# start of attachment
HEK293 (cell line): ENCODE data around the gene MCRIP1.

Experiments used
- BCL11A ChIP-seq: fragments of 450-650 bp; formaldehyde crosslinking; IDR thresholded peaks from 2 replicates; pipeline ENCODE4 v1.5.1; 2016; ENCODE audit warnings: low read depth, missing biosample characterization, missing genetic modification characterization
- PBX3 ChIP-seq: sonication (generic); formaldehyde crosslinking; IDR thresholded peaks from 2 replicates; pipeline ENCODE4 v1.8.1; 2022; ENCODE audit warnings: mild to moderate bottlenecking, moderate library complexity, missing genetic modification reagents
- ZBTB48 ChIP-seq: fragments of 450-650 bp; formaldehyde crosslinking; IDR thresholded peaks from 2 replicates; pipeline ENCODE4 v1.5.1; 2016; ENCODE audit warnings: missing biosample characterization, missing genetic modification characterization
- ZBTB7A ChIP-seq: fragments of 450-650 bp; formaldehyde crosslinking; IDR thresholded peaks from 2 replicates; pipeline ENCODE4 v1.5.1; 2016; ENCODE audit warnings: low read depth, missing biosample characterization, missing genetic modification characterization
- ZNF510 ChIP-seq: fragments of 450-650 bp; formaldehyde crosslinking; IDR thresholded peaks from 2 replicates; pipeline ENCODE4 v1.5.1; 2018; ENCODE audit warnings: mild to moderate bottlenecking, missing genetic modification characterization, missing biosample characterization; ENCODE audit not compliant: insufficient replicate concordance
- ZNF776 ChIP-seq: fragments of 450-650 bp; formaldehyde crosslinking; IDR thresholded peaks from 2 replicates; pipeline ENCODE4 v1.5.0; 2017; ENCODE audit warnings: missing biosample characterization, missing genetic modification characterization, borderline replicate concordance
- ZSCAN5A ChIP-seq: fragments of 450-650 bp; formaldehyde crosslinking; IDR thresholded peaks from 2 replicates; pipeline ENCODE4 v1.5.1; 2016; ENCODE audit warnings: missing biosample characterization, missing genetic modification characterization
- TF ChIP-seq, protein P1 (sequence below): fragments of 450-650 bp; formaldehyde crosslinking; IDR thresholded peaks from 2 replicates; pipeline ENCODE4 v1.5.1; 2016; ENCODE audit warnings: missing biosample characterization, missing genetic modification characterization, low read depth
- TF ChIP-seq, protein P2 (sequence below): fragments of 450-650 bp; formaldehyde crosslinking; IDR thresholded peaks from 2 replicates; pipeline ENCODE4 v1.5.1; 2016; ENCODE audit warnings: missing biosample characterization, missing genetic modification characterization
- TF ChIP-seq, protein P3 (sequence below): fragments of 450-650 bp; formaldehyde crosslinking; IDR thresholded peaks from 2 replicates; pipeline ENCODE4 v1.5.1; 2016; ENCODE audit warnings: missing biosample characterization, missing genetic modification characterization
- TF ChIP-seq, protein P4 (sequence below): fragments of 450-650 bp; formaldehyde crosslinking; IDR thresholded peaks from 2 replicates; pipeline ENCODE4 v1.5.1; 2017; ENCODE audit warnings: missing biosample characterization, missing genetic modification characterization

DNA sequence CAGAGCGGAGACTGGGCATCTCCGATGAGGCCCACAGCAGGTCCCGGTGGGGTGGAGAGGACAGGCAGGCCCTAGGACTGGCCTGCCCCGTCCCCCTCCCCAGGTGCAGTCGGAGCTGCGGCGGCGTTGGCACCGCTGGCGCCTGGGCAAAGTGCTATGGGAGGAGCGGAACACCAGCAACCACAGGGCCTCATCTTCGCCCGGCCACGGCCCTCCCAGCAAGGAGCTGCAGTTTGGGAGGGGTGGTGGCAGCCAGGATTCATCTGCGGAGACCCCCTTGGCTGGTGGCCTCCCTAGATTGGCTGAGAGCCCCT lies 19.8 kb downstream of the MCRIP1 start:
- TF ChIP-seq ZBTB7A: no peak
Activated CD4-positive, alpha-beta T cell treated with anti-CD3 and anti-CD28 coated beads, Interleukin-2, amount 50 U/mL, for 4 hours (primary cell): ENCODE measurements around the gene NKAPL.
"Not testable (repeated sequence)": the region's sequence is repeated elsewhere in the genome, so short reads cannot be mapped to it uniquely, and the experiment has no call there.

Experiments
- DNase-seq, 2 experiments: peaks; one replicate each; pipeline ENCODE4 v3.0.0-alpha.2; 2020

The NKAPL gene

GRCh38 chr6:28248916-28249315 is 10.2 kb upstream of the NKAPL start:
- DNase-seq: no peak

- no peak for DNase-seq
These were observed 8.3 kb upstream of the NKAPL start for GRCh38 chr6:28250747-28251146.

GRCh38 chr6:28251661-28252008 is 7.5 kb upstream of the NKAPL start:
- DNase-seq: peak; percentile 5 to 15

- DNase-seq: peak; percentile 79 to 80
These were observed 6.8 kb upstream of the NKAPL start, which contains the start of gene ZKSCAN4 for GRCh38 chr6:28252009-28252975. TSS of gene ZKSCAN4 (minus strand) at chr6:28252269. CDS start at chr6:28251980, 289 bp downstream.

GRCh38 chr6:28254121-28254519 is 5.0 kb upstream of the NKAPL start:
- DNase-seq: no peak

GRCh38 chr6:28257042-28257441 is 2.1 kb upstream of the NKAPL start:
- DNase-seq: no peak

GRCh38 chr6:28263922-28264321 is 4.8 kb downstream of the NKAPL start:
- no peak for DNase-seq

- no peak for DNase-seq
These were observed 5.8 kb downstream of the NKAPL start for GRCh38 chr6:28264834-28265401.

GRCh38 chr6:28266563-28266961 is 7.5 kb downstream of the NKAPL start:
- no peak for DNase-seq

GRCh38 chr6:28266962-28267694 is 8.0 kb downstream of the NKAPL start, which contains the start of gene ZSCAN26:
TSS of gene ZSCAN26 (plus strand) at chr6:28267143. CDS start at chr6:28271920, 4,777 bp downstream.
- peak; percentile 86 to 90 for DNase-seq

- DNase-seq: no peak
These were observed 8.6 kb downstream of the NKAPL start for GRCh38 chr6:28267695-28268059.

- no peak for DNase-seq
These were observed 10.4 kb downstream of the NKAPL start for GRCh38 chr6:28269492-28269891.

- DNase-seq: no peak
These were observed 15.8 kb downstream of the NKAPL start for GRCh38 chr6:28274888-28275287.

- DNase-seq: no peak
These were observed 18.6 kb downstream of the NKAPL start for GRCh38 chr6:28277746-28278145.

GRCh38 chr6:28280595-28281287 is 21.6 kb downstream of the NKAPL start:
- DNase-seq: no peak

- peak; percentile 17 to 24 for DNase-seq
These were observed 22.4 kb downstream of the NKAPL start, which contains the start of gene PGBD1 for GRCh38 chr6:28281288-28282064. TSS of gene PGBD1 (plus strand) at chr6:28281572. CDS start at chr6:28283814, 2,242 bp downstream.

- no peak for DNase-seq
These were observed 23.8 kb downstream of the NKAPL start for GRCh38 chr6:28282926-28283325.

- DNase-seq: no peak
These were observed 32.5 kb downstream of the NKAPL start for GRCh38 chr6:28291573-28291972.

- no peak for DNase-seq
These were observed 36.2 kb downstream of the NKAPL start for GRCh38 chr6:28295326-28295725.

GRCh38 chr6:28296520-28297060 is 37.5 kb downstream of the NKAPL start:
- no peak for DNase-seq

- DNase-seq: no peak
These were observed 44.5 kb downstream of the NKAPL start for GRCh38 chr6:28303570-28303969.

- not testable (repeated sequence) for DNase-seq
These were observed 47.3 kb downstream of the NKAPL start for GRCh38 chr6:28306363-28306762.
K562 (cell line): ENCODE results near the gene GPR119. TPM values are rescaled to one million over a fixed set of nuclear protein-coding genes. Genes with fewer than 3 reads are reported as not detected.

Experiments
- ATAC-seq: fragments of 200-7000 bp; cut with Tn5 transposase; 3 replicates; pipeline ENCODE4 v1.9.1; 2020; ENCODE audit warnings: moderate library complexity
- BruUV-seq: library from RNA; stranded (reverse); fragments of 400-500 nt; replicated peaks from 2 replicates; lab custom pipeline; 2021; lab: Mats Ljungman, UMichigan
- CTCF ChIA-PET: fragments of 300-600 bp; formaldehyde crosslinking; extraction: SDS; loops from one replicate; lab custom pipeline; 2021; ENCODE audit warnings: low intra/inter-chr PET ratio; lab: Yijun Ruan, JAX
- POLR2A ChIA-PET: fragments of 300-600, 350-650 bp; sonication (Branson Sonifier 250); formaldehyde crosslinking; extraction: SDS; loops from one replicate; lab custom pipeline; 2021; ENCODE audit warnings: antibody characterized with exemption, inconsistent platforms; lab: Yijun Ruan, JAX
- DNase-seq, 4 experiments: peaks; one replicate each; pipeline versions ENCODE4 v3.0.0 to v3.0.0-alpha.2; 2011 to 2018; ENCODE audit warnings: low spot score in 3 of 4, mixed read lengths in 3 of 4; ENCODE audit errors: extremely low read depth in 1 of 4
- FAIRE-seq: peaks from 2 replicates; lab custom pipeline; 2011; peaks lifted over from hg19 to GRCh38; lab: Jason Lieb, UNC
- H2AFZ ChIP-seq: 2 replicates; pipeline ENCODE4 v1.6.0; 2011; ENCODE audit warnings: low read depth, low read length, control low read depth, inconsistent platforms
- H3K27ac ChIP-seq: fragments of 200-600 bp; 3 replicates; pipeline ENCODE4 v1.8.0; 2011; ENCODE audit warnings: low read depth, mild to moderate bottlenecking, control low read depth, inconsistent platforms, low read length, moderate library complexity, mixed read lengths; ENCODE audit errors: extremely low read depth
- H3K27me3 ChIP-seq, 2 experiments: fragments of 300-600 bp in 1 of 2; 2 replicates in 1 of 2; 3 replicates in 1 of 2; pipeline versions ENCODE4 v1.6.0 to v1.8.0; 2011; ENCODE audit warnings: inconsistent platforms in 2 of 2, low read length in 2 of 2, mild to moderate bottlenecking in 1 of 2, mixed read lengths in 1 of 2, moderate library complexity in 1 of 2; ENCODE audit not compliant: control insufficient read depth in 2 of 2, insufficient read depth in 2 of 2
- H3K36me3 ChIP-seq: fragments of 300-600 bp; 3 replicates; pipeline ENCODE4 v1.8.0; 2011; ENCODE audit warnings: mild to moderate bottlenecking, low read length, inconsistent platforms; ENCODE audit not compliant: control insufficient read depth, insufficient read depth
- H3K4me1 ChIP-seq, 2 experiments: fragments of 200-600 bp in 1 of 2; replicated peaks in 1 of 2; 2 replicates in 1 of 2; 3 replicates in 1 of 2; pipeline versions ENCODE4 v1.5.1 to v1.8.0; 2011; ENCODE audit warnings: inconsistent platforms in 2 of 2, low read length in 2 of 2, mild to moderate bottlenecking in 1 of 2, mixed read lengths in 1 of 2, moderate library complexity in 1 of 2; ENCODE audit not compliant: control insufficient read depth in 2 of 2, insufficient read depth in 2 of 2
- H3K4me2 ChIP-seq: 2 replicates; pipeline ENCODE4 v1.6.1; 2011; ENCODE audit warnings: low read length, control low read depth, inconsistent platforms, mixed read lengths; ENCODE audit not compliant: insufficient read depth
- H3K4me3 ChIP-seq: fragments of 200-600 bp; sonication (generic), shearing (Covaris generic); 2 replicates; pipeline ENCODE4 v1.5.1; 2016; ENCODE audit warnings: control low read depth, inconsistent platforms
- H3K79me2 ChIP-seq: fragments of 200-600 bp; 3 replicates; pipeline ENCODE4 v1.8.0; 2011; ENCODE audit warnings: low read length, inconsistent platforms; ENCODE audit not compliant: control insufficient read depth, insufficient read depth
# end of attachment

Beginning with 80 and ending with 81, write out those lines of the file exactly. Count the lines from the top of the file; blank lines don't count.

- H3K4me3 ChIP-seq: fragments of 200-600 bp; sonication (generic), shearing (Covaris generic); 2 replicates; pipeline ENCODE4 v1.5.1; 2016; ENCODE audit warnings: control low read depth, inconsistent platforms
- H3K79me2 ChIP-seq: fragments of 200-600 bp; 3 replicates; pipeline ENCODE4 v1.8.0; 2011; ENCODE audit warnings: low read length, inconsistent platforms; ENCODE audit not compliant: control insufficient read depth, insufficient read depth